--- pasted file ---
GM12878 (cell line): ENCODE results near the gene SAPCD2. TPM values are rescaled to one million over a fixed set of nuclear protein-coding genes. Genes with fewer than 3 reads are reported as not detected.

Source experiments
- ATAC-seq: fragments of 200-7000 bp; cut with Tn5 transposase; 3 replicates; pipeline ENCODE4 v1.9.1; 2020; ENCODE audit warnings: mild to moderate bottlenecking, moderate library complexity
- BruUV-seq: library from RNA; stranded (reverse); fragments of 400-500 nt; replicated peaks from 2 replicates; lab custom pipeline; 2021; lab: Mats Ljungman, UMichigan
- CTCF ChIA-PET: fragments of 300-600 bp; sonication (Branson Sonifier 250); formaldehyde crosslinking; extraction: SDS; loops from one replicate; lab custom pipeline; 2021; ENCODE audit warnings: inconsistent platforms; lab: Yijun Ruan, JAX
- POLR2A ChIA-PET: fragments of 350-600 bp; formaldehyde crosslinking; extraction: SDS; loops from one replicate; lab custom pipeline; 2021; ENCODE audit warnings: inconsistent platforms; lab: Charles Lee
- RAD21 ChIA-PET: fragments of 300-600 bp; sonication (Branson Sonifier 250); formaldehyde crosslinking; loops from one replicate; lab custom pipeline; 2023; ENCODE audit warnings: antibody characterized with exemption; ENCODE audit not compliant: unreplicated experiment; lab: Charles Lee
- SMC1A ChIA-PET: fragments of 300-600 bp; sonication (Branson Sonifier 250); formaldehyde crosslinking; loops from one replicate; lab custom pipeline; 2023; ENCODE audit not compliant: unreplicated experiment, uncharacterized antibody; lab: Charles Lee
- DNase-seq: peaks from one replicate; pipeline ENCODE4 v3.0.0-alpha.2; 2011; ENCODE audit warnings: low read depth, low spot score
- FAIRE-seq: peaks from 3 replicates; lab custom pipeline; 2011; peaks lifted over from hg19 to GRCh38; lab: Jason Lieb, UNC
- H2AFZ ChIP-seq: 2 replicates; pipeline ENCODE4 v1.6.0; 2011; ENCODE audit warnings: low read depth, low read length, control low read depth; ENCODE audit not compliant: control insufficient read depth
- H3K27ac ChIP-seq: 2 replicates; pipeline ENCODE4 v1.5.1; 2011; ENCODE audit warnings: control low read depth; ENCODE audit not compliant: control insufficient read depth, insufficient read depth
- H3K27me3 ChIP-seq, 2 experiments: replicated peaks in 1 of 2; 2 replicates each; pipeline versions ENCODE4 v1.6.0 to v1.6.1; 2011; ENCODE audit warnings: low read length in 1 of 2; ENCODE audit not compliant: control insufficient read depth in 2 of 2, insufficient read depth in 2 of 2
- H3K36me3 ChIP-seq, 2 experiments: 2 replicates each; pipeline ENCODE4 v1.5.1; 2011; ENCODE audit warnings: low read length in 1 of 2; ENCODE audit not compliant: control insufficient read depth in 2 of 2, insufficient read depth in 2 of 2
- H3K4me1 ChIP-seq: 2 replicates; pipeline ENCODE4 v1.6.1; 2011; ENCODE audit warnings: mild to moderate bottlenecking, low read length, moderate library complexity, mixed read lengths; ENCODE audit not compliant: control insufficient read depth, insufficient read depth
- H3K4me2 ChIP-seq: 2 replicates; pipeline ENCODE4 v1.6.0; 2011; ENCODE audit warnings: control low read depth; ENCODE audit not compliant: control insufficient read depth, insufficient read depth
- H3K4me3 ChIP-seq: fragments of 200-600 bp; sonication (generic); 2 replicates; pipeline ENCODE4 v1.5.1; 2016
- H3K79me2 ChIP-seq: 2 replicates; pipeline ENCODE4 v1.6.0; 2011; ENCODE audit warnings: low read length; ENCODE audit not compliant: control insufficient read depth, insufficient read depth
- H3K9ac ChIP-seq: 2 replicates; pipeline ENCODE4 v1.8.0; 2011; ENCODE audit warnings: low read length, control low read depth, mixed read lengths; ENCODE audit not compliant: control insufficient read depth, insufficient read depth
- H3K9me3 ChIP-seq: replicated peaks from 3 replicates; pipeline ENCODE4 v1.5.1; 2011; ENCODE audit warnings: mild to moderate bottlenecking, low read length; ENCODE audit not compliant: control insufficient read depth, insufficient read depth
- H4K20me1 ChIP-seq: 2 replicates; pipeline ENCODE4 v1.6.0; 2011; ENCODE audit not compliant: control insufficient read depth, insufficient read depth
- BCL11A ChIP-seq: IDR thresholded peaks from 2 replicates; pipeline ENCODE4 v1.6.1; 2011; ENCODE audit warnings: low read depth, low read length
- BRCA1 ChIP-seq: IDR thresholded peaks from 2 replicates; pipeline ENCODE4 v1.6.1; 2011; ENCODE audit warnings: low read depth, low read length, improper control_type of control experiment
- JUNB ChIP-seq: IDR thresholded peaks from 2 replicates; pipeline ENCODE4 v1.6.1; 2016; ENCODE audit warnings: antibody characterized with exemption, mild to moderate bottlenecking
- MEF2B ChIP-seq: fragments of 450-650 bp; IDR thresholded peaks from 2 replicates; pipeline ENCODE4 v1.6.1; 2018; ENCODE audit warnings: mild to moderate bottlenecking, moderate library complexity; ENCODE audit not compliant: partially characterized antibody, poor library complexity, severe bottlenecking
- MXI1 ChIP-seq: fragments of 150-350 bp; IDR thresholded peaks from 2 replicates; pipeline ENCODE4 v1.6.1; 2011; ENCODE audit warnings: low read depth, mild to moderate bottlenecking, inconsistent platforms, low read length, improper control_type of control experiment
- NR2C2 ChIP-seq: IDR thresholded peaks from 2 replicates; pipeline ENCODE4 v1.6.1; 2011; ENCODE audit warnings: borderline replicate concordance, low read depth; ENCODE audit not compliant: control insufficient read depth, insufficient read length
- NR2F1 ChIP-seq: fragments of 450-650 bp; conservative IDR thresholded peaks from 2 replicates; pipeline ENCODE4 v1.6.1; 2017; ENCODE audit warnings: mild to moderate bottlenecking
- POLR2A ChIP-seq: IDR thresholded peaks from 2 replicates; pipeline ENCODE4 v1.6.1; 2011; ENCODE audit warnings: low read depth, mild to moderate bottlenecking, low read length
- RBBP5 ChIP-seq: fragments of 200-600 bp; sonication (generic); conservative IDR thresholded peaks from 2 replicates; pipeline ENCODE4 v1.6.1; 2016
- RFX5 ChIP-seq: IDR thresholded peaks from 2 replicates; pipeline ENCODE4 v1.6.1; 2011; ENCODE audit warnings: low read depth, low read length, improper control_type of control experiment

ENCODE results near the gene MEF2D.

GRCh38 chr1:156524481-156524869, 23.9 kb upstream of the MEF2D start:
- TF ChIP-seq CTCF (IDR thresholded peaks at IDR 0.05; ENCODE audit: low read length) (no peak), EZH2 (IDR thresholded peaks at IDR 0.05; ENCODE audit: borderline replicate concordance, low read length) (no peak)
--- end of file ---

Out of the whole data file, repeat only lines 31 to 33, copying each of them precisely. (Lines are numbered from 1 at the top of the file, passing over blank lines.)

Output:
- RFX5 ChIP-seq: IDR thresholded peaks from 2 replicates; pipeline ENCODE4 v1.6.1; 2011; ENCODE audit warnings: low read depth, low read length, improper control_type of control experiment

ENCODE results near the gene MEF2D.

GRCh38 chr1:156524481-156524869, 23.9 kb upstream of the MEF2D start: